Orbital Operations for 20 August 2023
And if you didn’t get last week’s letter, please have a look into your spam filter and drag it out to Primary if you find it.
My current guess is that last week’s letter to you had too many links in it, and triggered spam filters. I had a record number of spam reports last week, enough that the deliverability of future letters will be impacted. So, the more of you who do the above, the better the chance that everyone on the list will continue to get their letters.
So I’m going to do this week without any links and see what happens.
Personal catch-up: you may remember that my daughter’s partner was diagnosed with primary hyperparathyroidism after a long and worsening illness, and I ended up having to pay for what became a life-saving private hospital operation. The operation went well, and this week they were officially pronounced cured of hyperparathyroidism and discharged!
Weird side-note: their bones are re-growing. Visibly. Like, they’re getting adolescent growing pains, they’re getting taller and the tattoo on their arm has changed position.
Anyway. That’s one stress point gone for the moment. Only nine hundred and ninety nine to go.
Paul Kirchner, via 70s Sci-Fi Art
I was grubbing through my files and it seems that in 2014 I started to write something for Vulture about the Oliver Stone-directed film NATURAL BORN KILLERS. I evidently just left a fragment:
It was the sound of the guns that did it.
Guns in movies all pretty much have the same sound. A change in those sounds catches your attention. The clatter and pop of handguns and rifles is rendered as nothing compared to the entrance of Harry Callahan’s Magnum with its great flat POW in DIRTY HARRY. The guns in NATURAL BORN KILLERS have a grinding, mechanical sound, steel gears and hammers, before the explosion. These are the sounds of relentless murder machines.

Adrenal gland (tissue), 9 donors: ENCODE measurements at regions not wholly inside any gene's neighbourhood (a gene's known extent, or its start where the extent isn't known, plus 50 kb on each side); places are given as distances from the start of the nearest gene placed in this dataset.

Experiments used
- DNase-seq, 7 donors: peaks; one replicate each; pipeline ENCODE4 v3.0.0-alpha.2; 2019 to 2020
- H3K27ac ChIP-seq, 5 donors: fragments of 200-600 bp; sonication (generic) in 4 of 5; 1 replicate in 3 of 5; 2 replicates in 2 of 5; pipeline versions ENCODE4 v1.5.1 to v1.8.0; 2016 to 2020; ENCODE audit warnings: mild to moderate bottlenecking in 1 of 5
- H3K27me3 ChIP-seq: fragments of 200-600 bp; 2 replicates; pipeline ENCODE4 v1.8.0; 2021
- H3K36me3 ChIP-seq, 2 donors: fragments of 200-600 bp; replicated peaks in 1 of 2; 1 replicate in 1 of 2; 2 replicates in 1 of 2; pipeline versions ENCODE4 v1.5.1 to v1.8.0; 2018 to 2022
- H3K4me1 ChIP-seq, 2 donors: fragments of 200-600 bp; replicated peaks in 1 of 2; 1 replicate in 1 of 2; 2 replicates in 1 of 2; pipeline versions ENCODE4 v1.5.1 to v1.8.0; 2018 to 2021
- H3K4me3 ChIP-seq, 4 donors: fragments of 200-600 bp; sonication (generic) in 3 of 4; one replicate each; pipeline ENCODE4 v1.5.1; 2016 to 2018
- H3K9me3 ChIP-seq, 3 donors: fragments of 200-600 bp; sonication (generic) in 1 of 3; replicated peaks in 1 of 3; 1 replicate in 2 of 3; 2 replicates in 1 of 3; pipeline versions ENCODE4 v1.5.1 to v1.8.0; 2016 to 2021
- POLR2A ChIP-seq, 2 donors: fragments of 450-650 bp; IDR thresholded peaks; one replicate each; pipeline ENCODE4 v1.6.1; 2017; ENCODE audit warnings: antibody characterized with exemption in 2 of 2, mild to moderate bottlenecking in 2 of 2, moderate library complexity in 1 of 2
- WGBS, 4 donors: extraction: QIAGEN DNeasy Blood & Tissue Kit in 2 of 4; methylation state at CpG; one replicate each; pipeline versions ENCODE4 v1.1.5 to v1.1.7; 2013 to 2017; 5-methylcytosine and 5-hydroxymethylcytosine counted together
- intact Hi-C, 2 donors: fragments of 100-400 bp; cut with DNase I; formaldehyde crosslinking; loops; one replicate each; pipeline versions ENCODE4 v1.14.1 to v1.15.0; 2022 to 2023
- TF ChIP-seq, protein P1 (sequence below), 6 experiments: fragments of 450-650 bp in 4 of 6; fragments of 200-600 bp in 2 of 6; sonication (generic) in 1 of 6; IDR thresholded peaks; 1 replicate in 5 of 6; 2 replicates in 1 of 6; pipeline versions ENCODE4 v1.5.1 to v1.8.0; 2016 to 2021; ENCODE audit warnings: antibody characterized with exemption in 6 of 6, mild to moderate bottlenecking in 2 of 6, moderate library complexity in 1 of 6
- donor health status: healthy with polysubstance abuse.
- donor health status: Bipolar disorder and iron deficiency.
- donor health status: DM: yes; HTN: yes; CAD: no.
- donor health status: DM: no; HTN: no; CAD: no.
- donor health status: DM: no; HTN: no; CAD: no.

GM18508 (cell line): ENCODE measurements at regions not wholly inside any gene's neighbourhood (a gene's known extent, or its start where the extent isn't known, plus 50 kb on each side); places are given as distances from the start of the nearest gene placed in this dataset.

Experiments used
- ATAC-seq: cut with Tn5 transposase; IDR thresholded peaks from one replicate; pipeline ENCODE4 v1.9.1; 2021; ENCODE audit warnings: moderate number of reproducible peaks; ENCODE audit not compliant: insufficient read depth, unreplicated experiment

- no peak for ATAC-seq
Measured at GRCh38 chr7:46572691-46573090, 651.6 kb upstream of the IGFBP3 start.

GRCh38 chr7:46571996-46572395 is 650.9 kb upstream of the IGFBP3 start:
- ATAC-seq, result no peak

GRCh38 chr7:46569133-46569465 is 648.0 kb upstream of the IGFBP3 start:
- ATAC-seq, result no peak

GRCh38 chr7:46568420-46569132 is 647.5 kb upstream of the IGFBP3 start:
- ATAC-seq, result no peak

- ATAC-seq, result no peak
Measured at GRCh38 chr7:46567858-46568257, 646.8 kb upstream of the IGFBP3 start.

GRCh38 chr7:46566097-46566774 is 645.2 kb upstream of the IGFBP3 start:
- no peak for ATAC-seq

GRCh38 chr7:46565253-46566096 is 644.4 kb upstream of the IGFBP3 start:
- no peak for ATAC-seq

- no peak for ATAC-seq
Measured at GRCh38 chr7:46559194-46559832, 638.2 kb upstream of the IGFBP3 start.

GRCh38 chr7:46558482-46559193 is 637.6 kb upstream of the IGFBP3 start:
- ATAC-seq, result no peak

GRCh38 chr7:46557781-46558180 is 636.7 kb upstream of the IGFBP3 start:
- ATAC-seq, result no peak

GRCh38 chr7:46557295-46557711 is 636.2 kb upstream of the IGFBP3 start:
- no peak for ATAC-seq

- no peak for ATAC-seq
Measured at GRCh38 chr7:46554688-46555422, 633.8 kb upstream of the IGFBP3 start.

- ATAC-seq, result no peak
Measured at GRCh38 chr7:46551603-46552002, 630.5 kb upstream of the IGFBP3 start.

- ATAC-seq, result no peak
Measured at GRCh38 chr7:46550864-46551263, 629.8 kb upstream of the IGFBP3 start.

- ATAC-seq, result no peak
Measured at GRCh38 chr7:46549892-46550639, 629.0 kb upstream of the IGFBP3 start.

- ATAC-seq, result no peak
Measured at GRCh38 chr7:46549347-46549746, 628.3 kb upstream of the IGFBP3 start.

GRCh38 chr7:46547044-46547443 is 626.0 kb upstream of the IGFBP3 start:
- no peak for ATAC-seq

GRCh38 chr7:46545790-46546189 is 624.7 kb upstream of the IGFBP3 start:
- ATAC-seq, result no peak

If I could pick one thing that exemplified 1994, it would be NATURAL BORN KILLERS. It was a remarkably pure expression of the culture. It was about the things that everybody was thinking about. Not the least of which was the postmodern position and the awareness that the whole of 20th Century culture was fair game for the creative toolbox. The cultural memory was now dense enough that entire stories could be told using nothing but cultural memory.
This latter part was a notion that began for me with Stone’s JFK, and made it into my work in all kinds of ways in the late 90s and probably early 2000s, its last iteration probably being the “dream sequence” episode of NEXTWAVE that Stuart Immonen took to its ultimate level with his impersonations of Clowes, Pope, Mignola et al.
"Ideas improve. The meaning of words participates in the improvement. Plagiarism is necessary. Progress implies it. It embraces an author’s phrase, makes use of his expressions, erases a false idea, and replaces it with the right idea."
Guy Debord, 1967
Apparently I wrote this for someone in 2013, no idea who:
Revolutions don’t stop. Once begun, they continue to revolve. There somehow remains, against the will of history, a presumption that they spin around to a state of grace, a better position on the wheel. We fantasise this about politics, and in the digital space, in the creative world and within the engines of commerce. It’s rare that we consider the wild machinery of revolution and understand that disruption is a runaway process, and that eventually even the most powerful disrupters will themselves be disrupted. Only those actors crushed in the cogs of the process are remembered as “revolutionaries”. Those who meet success become the establishment, and are themselves targeted by the operations of the dreamstate of revolution.